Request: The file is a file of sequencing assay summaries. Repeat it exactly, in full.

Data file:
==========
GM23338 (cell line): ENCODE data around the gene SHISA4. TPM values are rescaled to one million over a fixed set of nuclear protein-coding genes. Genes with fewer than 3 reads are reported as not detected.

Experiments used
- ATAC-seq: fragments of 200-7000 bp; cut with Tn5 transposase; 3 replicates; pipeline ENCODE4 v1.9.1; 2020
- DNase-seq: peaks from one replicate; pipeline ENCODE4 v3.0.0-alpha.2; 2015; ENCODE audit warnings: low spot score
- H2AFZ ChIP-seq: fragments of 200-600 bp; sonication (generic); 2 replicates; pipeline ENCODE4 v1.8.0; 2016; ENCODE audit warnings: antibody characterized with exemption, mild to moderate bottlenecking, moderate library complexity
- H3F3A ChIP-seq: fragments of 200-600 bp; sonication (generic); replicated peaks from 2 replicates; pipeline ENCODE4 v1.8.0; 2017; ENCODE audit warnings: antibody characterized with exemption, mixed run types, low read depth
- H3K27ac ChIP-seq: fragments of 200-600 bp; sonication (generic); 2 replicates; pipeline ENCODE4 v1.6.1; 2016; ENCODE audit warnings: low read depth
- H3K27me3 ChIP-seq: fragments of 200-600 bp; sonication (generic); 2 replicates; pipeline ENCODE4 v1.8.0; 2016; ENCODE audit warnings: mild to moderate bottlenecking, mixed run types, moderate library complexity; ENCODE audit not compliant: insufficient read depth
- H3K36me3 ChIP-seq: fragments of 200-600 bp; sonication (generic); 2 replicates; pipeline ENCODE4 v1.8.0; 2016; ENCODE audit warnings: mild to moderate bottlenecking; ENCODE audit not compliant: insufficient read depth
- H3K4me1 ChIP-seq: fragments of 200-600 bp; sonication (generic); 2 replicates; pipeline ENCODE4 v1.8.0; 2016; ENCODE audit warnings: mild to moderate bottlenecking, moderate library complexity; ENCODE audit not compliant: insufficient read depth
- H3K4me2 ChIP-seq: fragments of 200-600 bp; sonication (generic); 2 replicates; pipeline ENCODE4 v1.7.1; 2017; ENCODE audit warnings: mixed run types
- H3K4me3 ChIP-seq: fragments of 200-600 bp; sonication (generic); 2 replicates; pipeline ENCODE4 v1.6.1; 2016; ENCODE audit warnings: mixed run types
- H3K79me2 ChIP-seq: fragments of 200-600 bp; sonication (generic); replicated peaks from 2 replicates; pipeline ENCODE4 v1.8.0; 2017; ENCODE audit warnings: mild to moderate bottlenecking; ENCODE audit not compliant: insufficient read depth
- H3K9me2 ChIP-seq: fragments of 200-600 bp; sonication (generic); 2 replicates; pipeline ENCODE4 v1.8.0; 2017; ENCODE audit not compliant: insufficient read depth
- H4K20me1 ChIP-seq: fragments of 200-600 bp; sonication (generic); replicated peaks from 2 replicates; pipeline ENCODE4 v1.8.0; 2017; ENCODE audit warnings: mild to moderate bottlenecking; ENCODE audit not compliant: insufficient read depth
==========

GM23338 (cell line): ENCODE data around the gene SHISA4. TPM values are rescaled to one million over a fixed set of nuclear protein-coding genes. Genes with fewer than 3 reads are reported as not detected.

Experiments used
- ATAC-seq: fragments of 200-7000 bp; cut with Tn5 transposase; 3 replicates; pipeline ENCODE4 v1.9.1; 2020
- DNase-seq: peaks from one replicate; pipeline ENCODE4 v3.0.0-alpha.2; 2015; ENCODE audit warnings: low spot score
- H2AFZ ChIP-seq: fragments of 200-600 bp; sonication (generic); 2 replicates; pipeline ENCODE4 v1.8.0; 2016; ENCODE audit warnings: antibody characterized with exemption, mild to moderate bottlenecking, moderate library complexity
- H3F3A ChIP-seq: fragments of 200-600 bp; sonication (generic); replicated peaks from 2 replicates; pipeline ENCODE4 v1.8.0; 2017; ENCODE audit warnings: antibody characterized with exemption, mixed run types, low read depth
- H3K27ac ChIP-seq: fragments of 200-600 bp; sonication (generic); 2 replicates; pipeline ENCODE4 v1.6.1; 2016; ENCODE audit warnings: low read depth
- H3K27me3 ChIP-seq: fragments of 200-600 bp; sonication (generic); 2 replicates; pipeline ENCODE4 v1.8.0; 2016; ENCODE audit warnings: mild to moderate bottlenecking, mixed run types, moderate library complexity; ENCODE audit not compliant: insufficient read depth
- H3K36me3 ChIP-seq: fragments of 200-600 bp; sonication (generic); 2 replicates; pipeline ENCODE4 v1.8.0; 2016; ENCODE audit warnings: mild to moderate bottlenecking; ENCODE audit not compliant: insufficient read depth
- H3K4me1 ChIP-seq: fragments of 200-600 bp; sonication (generic); 2 replicates; pipeline ENCODE4 v1.8.0; 2016; ENCODE audit warnings: mild to moderate bottlenecking, moderate library complexity; ENCODE audit not compliant: insufficient read depth
- H3K4me2 ChIP-seq: fragments of 200-600 bp; sonication (generic); 2 replicates; pipeline ENCODE4 v1.7.1; 2017; ENCODE audit warnings: mixed run types
- H3K4me3 ChIP-seq: fragments of 200-600 bp; sonication (generic); 2 replicates; pipeline ENCODE4 v1.6.1; 2016; ENCODE audit warnings: mixed run types
- H3K79me2 ChIP-seq: fragments of 200-600 bp; sonication (generic); replicated peaks from 2 replicates; pipeline ENCODE4 v1.8.0; 2017; ENCODE audit warnings: mild to moderate bottlenecking; ENCODE audit not compliant: insufficient read depth
- H3K9me2 ChIP-seq: fragments of 200-600 bp; sonication (generic); 2 replicates; pipeline ENCODE4 v1.8.0; 2017; ENCODE audit not compliant: insufficient read depth
- H4K20me1 ChIP-seq: fragments of 200-600 bp; sonication (generic); replicated peaks from 2 replicates; pipeline ENCODE4 v1.8.0; 2017; ENCODE audit warnings: mild to moderate bottlenecking; ENCODE audit not compliant: insufficient read depth